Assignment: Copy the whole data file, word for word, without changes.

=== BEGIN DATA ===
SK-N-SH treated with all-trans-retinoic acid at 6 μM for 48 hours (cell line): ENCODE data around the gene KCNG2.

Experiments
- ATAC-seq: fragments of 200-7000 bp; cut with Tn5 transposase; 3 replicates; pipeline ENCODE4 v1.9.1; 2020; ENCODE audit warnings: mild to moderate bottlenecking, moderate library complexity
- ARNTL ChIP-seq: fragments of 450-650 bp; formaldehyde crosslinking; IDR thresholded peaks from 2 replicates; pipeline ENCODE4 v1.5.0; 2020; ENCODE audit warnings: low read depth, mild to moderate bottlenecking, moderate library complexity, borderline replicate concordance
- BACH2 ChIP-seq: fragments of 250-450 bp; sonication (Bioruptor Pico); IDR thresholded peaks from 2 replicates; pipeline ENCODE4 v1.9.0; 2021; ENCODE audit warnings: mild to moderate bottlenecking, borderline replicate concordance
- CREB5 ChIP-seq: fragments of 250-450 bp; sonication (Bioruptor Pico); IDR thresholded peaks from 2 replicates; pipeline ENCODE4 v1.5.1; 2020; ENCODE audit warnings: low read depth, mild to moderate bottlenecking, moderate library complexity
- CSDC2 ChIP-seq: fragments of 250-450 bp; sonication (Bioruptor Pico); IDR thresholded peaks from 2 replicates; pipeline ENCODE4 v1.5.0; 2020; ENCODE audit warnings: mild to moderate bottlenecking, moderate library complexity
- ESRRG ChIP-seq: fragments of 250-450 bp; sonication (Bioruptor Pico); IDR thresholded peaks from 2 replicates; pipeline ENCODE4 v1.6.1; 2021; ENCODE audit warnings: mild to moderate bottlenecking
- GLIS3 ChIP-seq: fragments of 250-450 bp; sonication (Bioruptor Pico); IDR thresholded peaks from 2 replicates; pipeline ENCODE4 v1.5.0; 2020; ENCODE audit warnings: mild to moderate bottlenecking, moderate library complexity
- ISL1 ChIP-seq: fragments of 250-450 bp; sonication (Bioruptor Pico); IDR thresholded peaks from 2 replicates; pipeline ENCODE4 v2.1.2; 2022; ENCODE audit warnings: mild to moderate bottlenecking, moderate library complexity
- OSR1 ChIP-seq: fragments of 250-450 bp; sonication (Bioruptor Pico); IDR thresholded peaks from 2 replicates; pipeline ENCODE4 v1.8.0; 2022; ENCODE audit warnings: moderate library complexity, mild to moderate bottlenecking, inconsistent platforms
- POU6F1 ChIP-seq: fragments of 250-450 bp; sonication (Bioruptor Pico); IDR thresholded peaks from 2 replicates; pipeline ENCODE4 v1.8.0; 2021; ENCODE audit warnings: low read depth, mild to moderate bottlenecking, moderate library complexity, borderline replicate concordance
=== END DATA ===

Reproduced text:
SK-N-SH treated with all-trans-retinoic acid at 6 μM for 48 hours (cell line): ENCODE data around the gene KCNG2.

Experiments
- ATAC-seq: fragments of 200-7000 bp; cut with Tn5 transposase; 3 replicates; pipeline ENCODE4 v1.9.1; 2020; ENCODE audit warnings: mild to moderate bottlenecking, moderate library complexity
- ARNTL ChIP-seq: fragments of 450-650 bp; formaldehyde crosslinking; IDR thresholded peaks from 2 replicates; pipeline ENCODE4 v1.5.0; 2020; ENCODE audit warnings: low read depth, mild to moderate bottlenecking, moderate library complexity, borderline replicate concordance
- BACH2 ChIP-seq: fragments of 250-450 bp; sonication (Bioruptor Pico); IDR thresholded peaks from 2 replicates; pipeline ENCODE4 v1.9.0; 2021; ENCODE audit warnings: mild to moderate bottlenecking, borderline replicate concordance
- CREB5 ChIP-seq: fragments of 250-450 bp; sonication (Bioruptor Pico); IDR thresholded peaks from 2 replicates; pipeline ENCODE4 v1.5.1; 2020; ENCODE audit warnings: low read depth, mild to moderate bottlenecking, moderate library complexity
- CSDC2 ChIP-seq: fragments of 250-450 bp; sonication (Bioruptor Pico); IDR thresholded peaks from 2 replicates; pipeline ENCODE4 v1.5.0; 2020; ENCODE audit warnings: mild to moderate bottlenecking, moderate library complexity
- ESRRG ChIP-seq: fragments of 250-450 bp; sonication (Bioruptor Pico); IDR thresholded peaks from 2 replicates; pipeline ENCODE4 v1.6.1; 2021; ENCODE audit warnings: mild to moderate bottlenecking
- GLIS3 ChIP-seq: fragments of 250-450 bp; sonication (Bioruptor Pico); IDR thresholded peaks from 2 replicates; pipeline ENCODE4 v1.5.0; 2020; ENCODE audit warnings: mild to moderate bottlenecking, moderate library complexity
- ISL1 ChIP-seq: fragments of 250-450 bp; sonication (Bioruptor Pico); IDR thresholded peaks from 2 replicates; pipeline ENCODE4 v2.1.2; 2022; ENCODE audit warnings: mild to moderate bottlenecking, moderate library complexity
- OSR1 ChIP-seq: fragments of 250-450 bp; sonication (Bioruptor Pico); IDR thresholded peaks from 2 replicates; pipeline ENCODE4 v1.8.0; 2022; ENCODE audit warnings: moderate library complexity, mild to moderate bottlenecking, inconsistent platforms
- POU6F1 ChIP-seq: fragments of 250-450 bp; sonication (Bioruptor Pico); IDR thresholded peaks from 2 replicates; pipeline ENCODE4 v1.8.0; 2021; ENCODE audit warnings: low read depth, mild to moderate bottlenecking, moderate library complexity, borderline replicate concordance